When we look at the state of mortgage delinquencies, we see some improvement in the short term or recent defaults. However, mortgage delinquencies continued to rise in July, according to CoreLogic’s new loan performance report. The company found that 6.6 percent of all mortgages were at least 30 days past due (including those in foreclosure.) This represents a 2.8-percentage point increase in the overall delinquency rate compared to July 2019 at 3.8 percent. However, it was a lower rate than the 7.1 percent reported for June, at that point, a 3.1-point annual increase.
Overall, serious delinquency improvements offset loans at least 90 days past due, including loans in foreclosure. That category surged from 1.3 percent in July 2019 to 4.1 percent. It is the highest serious delinquency rate since April 2014.
Further, the 120-day seriously delinquent bucket was the highest in the 21 years CoreLogic has been tracking the data. The company said the job market’s persistent instability pushed many homeowners further down the delinquency funnel this summer.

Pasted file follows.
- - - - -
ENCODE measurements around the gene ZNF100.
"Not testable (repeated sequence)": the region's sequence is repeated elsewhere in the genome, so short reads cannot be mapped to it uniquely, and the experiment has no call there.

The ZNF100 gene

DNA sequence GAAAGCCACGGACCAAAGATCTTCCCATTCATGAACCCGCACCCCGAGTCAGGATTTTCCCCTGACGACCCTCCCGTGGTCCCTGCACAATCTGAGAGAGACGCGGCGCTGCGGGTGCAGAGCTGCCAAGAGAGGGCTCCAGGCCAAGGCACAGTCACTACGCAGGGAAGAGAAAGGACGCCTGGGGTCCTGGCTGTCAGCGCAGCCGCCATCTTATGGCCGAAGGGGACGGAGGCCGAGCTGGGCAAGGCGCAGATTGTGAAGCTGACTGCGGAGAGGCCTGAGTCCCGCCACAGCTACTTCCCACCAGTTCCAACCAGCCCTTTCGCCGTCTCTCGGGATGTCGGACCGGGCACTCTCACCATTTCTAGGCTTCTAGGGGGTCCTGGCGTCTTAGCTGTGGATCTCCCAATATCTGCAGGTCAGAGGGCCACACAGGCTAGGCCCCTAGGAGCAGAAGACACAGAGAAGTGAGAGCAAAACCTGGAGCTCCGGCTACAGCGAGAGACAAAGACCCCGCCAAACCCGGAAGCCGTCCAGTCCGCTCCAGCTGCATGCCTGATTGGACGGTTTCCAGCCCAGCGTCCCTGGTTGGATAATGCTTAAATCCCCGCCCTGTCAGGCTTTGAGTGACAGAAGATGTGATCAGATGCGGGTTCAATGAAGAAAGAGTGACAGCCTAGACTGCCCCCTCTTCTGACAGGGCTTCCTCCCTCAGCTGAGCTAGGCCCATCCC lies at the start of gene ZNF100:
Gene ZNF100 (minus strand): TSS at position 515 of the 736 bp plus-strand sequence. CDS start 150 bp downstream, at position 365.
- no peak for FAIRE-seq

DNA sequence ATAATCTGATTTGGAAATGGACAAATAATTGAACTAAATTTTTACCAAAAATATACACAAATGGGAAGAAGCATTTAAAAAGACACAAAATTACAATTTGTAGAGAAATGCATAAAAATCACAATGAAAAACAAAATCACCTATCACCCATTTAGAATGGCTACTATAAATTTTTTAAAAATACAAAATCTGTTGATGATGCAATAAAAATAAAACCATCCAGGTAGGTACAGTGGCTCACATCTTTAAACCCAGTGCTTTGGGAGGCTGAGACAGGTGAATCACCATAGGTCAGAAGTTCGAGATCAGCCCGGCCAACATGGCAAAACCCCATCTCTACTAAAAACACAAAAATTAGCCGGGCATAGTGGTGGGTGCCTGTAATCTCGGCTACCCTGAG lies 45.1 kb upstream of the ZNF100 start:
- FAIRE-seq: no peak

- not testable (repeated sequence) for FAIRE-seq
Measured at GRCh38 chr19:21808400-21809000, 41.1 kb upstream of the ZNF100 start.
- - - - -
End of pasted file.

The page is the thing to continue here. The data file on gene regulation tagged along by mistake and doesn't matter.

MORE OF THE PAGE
The State of Mortgage Delinquencies
The foreclosure inventory, loans in some stage of the foreclosure process, is the lowest for any month in at least 21 years at 0.3 percent, down from 0.4 percent in July 2019. Most foreclosures actions are on hold due to the CARES Act. What happens when the CARES Act expires?
As measured by CoreLogic’s Home Price Index (HPI), home prices have been rising at an accelerated rate. Still, unemployment levels in hard-hit areas remain stubbornly high, leaving some borrowers house-rich but cash poor. With persistent job market and income instability, Americans continue to tap into savings to stay current on their home loans. But as savings run out, you could see borrowers pushed further down the road to foreclosure.
Boston Federal Reserve President Eric Rosengren put a damper on any enthusiasm when he said, “I expect a wave of defaults and bankruptcies to hit that will aggravate an unemployment problem that has hit lower-wage workers disproportionately.
Now Is the Time to Get Ready
The opportunity awaits the note investor. As we wrote in Due Diligence Steps in Notes Investing, do your initial due diligence. You want to perform a high-level review of the notes that will soon become available. You want to focus on only the best notes and underlying collateral.
Necessary steps of initial due diligence include:
- First, strip out any of the states you want to exclude.
- Second, filter out any of the cities that don’t pass your criteria (e.g., low population, high vacancy rate, negative growth rate).
- Third, strip out any of the properties that do not meet your minimum criteria (e.g., built before 1950, less than three beds).
- Fourth, strip out any notes that don’t meet your overall strategy (e.g., payment history, UPB).
- Fifth, perform any additional due diligence steps based on your comfort level.